K. goes even further. K. sees psychosis as societal in origin. In psychosis, K. has stated, our society’s contradictions come undisguised to the surface. Therefore, K. considers so-called insanity to be in essence normal. It is madness, K. believes, to try and combat the truth psychosis reveals about our own reality by means of medicine. A professor takes it even further. Why is a schizophrenic chased away from his workplace? Why can’t an old woman traipse through the metro singing and praying if the mood strikes her? Why is a person who feels over the moon nevertheless forced into confinement? Why shouldn’t a person fed up with the rat race lie motionless in bed for a few weeks? Why do we forbid someone from hearing voices coming from thin air and then engaging them in conversation? Why do we call that person insane? and the madman has chosen delusion, he opts for insanity, in order to reckon with the demands of capital and state, dispensing with the criteria the bourgeois world imposes to determine its members’ validity.

The second part takes a more conventional approach, essentially recounting the career of Dr. Raspe in the institution, from his first day. Initially, Raspe does not entirely fit in. Some of the patients think he is insane and he struggles somewhat with his new colleagues, though this would be the same in any new job. We learn quite a lot about how a psychiatric hospital functions: the role of the nurses, the relationships between staff and patients and between the different patients, the various conditions as well as the disputes amongst the staff regarding the different forms of treatment. We also follow various cases, including the aforementioned Walther Zarges.

Eventually, he does get on better with his colleagues, though less so with the senior staff. However, he struggles with the patients and ends up ignoring some of them. He also finds the work trying and turns, in part, to drink and drugs (as well as the self-harming we saw in the first part). The pointlessness of psychiatry was at times simply overwhelming is one of his comments. He had come into the profession, hoping to make a name for himself as a researcher and prove that he was different but that soon fades away. Finally he comments I don’t want to become like Schlüssler, like Singer, like Reiter [his colleagues]. I don’t want to become like I am.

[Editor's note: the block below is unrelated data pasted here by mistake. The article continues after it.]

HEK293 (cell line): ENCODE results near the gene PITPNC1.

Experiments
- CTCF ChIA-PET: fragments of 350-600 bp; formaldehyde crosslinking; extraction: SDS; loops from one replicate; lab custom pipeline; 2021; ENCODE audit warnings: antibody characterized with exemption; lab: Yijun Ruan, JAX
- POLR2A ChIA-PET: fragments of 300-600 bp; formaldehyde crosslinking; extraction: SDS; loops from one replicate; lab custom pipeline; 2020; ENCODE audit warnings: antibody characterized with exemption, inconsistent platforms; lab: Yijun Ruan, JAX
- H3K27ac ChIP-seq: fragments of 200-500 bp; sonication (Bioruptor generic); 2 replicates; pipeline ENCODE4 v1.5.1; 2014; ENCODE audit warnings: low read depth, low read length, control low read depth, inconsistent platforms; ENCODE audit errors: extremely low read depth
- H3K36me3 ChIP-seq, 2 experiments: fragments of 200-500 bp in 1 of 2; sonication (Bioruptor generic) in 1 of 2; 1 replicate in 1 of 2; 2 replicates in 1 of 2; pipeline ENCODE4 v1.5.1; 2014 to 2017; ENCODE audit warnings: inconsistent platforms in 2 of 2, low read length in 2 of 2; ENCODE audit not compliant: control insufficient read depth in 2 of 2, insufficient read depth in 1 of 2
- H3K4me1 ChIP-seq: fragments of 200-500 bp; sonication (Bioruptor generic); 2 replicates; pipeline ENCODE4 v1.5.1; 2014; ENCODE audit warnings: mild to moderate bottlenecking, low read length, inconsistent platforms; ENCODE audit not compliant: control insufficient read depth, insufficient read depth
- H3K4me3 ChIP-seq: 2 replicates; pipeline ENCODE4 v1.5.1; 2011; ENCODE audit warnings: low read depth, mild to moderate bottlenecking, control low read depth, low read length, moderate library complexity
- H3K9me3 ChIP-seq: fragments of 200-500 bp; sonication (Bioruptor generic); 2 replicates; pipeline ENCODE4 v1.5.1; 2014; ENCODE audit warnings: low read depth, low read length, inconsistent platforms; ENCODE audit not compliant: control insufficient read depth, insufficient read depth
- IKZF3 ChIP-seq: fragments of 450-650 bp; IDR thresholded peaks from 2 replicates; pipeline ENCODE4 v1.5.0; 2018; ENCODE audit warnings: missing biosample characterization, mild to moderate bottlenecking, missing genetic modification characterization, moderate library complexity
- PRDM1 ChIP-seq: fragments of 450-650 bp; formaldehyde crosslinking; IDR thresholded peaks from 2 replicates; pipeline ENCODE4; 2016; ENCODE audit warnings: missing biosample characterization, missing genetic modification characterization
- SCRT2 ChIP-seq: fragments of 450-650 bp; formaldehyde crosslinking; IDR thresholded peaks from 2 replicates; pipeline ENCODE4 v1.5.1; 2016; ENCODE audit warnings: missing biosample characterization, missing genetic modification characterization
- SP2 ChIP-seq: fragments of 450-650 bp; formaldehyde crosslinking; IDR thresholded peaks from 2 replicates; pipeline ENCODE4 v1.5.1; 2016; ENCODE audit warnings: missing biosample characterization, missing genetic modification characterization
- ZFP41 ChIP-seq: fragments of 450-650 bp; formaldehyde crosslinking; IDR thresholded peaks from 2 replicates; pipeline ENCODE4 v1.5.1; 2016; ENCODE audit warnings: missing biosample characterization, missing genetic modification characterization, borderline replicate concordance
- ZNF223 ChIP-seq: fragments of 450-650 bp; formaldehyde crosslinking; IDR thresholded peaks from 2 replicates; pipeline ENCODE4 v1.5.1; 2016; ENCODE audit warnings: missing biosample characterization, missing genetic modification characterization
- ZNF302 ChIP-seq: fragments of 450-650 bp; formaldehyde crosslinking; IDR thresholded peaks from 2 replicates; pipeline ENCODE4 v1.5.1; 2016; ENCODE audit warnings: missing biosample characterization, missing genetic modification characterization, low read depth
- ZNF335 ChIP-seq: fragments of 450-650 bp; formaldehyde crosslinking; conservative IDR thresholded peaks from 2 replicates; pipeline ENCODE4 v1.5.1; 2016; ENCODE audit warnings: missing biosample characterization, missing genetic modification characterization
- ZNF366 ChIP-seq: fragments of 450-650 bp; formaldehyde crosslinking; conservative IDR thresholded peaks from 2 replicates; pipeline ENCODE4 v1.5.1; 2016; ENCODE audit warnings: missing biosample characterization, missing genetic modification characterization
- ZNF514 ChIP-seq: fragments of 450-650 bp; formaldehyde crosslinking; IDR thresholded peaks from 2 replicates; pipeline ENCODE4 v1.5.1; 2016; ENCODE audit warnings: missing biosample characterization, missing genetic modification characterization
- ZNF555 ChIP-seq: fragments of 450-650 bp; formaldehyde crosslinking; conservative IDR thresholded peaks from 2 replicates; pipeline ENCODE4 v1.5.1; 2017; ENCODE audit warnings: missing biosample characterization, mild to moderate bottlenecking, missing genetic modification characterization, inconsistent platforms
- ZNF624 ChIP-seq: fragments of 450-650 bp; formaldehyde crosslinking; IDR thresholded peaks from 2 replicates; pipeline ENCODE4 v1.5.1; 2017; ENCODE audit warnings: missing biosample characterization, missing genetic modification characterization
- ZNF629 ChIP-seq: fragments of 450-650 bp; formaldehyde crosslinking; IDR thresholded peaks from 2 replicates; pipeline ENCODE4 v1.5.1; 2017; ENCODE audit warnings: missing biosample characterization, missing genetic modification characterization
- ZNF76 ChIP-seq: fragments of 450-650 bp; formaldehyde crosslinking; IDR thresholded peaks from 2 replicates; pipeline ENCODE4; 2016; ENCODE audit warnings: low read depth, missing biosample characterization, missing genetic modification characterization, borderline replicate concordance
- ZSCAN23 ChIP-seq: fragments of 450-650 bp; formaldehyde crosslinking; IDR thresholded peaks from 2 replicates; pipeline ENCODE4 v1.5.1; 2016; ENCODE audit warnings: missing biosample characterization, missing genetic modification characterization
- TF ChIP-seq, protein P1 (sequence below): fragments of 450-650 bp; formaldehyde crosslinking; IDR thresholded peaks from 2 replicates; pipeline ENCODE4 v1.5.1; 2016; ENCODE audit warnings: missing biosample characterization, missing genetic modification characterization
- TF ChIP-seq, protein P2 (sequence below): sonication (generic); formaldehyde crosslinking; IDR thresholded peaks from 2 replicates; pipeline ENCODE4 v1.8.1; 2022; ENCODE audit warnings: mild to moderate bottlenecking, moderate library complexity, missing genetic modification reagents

The third and final part, called Order is another change of direction. It is narrated by Rainald Goetz, our author. Goetz is involved in various activities but, in particular, he is making an experimental film as well as writing about various bands, primarily English punk/new wave bands. (What? No Einstürzende Neubauten?). Goetz rants and raves and struggles with his life. Every day in the morning, often for hours, he had to think away the chaos and think order into being.

Goetz, we learn, had worked with Raspe in the clinic and the pair meet up. (Raspe seems to be no longer there, either. The clinic walls are high. Within them reigns the law of Hell). Both are now struggling with their lives as a result of their work there. Goetz wants to become a novelist but publishers are not interested in New German Literature. It appears in practical isolation from the public. But he will carry on. He has hope or, as he puts it, HOPE.

This book is chaotic and anarchic but it is an amazing book. Goetz has an insider’s knowledge of psychiatry and psychiatric treatment and is clearly not too impressed by it. The idea that we are all insane but psychiatrists may be somewhat more insane than the rest of us is an interesting idea as is the idea that there seems to be limited agreement within the profession on how to treat psychiatric cases. Goetz turns to the arts and we can see some of the views of Laing and Cooper regarding the relationship between art and mental health coming to the fore.

I seem to have quite a few books on this site set at least partially in mental institutions. One Flew Over the Cuckoo’s Nest is the best-known but in the past year or so Han Kang‘s The Vegetarian, Kyusaku Yumeno‘s Dogra Magra, Sara Stridsberg‘s Gravity of Love, Igor Eliseev‘s One-Two and Cristina Rivera-Garza‘s No One Will See Me Cry have all been reviewed but none has focussed on the point of view of the psychiatrists, as this one has done nor have the others been so much a cry from the heart as this one is. It is it not an easy read, which may explain why we have had to wait thirty-four years for it to appear in English and, inevitably, it is a wonderful small publisher – Fitzcarraldo Editions – that has published it.

Publishing history

First published 1983 by Suhrkamp
First English translation by Fitzcarraldo Editions in 2017
Translated by Adrian Nathan West